At year's end the revision of position descriptions for automated operations coordinators, team leaders and assistant team leaders, secretaries, and chiefs and assistant chiefs was still ongoing.
The LCC law schedule (Class K) was essentially complete at the end of the year, after thirty years of development in consultation with the American Association of Law Libraries (AALL) Advisory Committee for LC Law Classification and colleagues around the world. The Cataloging Policy and Support Office (CPSO) law classification specialist, Dr. Jolande Goldberg, received the Joseph Andrews Bibliographic Award, the American Association of Law Library's highest bibliographic honor, for her work on the LCC law schedules.
The chief of CPSO continued to serve as chair of LC's Metadata Policy Group and as the Library of Congress representative to the Joint Committee for Revision of AACR, which was very active this year as a major revision to AACR2 was finalized. The directorate, SRD, and the processing units of the Public Service Collections Directorate implemented AACR2, Chapter 9, recast as "Electronic Resources," in the summer. The director for cataloging, on the advice of CPSO and PCC libraries, determined that LC would implement the redrafted AACR2 Chapter 12, previously "Serials" and now "Continuing Resources," on December 1 of the next fiscal year, to allow more time for training and for inclusion of the revision in Cataloger's Desktop.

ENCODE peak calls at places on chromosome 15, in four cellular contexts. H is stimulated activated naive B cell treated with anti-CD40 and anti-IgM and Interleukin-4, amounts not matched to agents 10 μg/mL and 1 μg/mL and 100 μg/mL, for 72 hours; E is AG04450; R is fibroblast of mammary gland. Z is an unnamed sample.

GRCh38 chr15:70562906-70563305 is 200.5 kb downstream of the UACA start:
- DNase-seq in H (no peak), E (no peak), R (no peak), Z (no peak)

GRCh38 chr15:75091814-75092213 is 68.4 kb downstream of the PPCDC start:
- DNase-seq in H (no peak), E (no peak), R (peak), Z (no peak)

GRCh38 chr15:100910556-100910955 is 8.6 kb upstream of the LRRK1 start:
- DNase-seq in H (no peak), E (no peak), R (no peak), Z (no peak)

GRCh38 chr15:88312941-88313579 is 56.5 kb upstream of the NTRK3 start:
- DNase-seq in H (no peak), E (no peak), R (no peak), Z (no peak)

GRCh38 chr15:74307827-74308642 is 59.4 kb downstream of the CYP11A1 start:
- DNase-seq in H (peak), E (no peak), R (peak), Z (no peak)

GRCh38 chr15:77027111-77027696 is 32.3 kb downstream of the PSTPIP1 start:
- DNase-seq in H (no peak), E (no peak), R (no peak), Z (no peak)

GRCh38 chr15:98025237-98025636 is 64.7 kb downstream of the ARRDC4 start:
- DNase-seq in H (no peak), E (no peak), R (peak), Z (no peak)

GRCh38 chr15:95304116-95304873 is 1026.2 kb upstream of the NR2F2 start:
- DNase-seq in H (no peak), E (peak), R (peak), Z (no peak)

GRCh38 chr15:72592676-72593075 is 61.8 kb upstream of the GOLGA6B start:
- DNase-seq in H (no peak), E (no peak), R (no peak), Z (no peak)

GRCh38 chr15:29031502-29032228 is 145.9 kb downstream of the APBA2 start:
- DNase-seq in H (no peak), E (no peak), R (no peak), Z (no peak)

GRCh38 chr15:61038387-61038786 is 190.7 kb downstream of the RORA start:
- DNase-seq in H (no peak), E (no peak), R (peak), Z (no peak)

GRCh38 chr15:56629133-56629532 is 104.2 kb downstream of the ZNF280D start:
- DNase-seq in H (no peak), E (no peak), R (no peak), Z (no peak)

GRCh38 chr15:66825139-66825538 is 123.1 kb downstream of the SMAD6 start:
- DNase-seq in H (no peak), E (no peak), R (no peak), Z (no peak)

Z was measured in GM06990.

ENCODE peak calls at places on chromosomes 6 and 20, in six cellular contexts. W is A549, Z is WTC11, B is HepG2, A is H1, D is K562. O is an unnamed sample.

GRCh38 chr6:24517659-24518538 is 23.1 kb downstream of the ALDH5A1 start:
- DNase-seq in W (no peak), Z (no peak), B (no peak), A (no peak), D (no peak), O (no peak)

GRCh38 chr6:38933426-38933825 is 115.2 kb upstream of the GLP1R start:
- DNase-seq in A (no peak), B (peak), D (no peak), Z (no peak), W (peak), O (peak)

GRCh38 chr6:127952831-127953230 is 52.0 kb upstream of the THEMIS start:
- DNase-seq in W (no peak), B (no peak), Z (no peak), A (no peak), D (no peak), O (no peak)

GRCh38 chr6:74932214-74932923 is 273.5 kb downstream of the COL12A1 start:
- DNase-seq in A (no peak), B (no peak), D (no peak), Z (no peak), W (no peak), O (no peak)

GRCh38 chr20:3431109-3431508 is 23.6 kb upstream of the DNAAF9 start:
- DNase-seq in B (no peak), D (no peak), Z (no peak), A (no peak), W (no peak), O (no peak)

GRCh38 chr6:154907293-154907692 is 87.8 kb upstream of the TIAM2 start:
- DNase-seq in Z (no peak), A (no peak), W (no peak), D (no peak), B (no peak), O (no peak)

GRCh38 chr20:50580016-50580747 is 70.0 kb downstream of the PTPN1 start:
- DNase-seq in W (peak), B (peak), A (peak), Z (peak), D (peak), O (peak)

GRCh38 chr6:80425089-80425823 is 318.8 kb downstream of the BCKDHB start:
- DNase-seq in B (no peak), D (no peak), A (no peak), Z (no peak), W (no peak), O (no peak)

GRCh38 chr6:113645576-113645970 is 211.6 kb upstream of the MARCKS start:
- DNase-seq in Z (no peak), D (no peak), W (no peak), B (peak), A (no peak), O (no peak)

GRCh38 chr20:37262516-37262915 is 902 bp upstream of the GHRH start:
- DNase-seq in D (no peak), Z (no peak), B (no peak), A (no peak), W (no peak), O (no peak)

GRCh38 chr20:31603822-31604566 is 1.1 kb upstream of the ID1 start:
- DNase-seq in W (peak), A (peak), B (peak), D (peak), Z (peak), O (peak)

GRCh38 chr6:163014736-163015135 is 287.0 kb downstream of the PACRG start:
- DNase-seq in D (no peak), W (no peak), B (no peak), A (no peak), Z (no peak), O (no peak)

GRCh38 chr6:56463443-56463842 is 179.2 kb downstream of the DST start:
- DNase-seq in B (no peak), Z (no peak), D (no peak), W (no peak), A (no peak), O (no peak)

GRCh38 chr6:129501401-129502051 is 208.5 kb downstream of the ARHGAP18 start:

The Music Cataloging Advisory Group (MCAG) began work to eliminate the Music Cataloging Decisions (MCDs) as a separate body of commentary on AACR2 by drafting language to merge the seventy- two existing MCDs into theLibrary of Congress Rule Interpretations.
Several members of the directorate participated in the review of the International Standard Bibliographic Description for monographs (ISBD(M))and for continuing resources ISBD(CR), led by the chief of RCCD under the auspices of the International Federation of Library Associations and Institutions.
In the area of subject cataloging policy, among the largest projects of this year were the reformulation of headings for battles and the change from the heading "Handicapped" to "People with disabilities," with revision of many related subject headings. The CPSO Subject Heading Editorial Team (SHED) continued its project to add field 781 records for geographic place names tagged 151, thereby authorizing the use of the place name as a geographic subdivision. More than 33,000 authority records have been enhanced in this way since the project began in 1999; the project has reached place names beginning with "Sa."